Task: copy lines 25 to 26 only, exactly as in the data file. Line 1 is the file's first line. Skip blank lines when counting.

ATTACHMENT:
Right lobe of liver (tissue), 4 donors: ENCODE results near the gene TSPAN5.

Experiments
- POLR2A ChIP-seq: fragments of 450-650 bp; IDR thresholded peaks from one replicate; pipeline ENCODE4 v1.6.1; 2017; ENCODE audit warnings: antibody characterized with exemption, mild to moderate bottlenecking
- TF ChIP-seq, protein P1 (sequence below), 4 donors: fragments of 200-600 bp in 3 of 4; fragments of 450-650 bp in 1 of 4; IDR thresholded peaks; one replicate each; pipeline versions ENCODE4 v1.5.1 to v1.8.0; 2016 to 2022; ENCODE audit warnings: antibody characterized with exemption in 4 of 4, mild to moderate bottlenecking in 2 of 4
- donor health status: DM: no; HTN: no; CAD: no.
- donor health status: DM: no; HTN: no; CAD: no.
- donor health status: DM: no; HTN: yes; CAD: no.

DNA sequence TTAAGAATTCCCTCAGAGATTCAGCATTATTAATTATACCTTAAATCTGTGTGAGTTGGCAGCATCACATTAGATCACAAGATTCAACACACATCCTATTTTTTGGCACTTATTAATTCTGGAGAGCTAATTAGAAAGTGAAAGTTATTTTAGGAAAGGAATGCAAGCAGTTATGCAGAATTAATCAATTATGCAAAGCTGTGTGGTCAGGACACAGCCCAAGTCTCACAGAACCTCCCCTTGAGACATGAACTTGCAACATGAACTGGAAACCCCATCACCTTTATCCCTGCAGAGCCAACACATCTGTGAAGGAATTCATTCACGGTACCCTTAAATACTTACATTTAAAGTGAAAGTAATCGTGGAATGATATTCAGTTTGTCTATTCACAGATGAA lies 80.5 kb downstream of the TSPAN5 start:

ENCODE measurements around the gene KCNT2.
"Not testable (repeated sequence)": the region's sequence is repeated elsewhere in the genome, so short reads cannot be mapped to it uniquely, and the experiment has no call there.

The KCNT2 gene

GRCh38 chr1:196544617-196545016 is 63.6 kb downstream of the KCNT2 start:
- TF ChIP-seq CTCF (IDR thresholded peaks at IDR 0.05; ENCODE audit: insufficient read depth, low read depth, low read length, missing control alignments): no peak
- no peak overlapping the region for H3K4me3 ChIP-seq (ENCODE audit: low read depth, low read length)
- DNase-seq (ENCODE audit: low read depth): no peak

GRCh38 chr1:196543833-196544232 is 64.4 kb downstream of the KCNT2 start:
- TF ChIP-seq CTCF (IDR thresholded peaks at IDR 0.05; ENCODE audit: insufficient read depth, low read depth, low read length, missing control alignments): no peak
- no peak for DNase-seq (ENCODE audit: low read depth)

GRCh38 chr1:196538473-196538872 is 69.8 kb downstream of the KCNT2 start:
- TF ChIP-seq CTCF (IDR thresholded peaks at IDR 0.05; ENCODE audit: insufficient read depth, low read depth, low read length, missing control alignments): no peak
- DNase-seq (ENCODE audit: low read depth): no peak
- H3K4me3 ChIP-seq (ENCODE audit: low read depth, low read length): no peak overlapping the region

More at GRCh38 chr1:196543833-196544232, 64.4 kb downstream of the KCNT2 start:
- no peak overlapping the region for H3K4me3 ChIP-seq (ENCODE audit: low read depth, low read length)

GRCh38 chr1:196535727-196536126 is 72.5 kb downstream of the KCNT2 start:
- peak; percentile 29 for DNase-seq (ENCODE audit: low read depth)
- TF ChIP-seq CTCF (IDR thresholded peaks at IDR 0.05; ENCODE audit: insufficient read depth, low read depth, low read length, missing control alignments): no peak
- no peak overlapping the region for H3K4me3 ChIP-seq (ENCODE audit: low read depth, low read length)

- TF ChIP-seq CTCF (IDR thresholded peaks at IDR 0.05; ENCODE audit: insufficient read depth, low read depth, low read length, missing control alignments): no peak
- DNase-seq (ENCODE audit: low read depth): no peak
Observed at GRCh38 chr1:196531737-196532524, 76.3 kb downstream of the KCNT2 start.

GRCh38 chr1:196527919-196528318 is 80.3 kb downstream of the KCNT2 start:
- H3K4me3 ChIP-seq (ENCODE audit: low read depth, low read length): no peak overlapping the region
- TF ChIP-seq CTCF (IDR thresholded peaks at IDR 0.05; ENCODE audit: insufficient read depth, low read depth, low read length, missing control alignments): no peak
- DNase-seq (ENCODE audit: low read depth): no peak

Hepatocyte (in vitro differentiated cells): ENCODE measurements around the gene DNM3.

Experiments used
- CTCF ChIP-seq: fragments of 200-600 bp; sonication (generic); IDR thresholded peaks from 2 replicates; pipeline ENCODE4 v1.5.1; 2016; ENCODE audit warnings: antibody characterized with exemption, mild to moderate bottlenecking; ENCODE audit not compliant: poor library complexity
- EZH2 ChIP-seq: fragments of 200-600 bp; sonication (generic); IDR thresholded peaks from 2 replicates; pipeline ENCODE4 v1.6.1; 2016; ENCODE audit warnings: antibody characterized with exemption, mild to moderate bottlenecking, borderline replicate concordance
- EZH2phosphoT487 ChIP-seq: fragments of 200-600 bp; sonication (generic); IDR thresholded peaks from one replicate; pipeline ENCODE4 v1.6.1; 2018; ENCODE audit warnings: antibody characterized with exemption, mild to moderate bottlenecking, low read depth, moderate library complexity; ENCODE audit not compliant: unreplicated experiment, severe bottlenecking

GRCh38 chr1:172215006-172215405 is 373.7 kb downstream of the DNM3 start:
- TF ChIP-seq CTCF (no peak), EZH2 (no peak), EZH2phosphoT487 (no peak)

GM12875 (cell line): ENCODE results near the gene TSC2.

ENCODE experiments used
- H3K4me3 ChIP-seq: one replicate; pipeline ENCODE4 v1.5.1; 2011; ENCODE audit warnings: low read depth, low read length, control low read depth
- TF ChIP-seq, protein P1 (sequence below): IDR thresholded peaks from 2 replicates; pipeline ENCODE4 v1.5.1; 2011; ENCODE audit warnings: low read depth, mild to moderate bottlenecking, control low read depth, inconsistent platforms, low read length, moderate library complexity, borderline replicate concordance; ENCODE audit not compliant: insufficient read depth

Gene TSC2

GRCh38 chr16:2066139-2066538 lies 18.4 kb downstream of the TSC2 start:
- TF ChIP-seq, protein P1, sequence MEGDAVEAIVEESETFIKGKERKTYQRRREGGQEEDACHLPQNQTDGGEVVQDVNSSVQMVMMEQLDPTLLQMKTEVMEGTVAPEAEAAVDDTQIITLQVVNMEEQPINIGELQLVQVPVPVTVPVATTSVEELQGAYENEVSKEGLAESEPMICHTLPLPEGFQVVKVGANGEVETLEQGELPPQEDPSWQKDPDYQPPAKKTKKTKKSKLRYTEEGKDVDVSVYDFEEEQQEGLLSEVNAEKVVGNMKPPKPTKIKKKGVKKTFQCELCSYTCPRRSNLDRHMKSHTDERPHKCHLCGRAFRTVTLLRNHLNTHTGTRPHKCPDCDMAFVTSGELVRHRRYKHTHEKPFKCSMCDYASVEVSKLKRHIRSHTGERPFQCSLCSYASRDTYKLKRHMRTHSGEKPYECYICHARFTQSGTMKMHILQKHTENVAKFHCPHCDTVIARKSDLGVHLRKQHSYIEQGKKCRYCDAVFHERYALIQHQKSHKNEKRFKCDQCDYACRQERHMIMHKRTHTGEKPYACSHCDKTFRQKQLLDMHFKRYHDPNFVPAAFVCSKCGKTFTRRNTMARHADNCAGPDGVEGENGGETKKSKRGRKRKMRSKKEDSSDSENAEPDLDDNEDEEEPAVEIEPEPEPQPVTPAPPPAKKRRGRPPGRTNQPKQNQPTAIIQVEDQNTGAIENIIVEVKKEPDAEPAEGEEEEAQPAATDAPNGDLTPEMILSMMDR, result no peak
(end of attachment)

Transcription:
GRCh38 chr1:196535727-196536126 is 72.5 kb downstream of the KCNT2 start:
- peak; percentile 29 for DNase-seq (ENCODE audit: low read depth)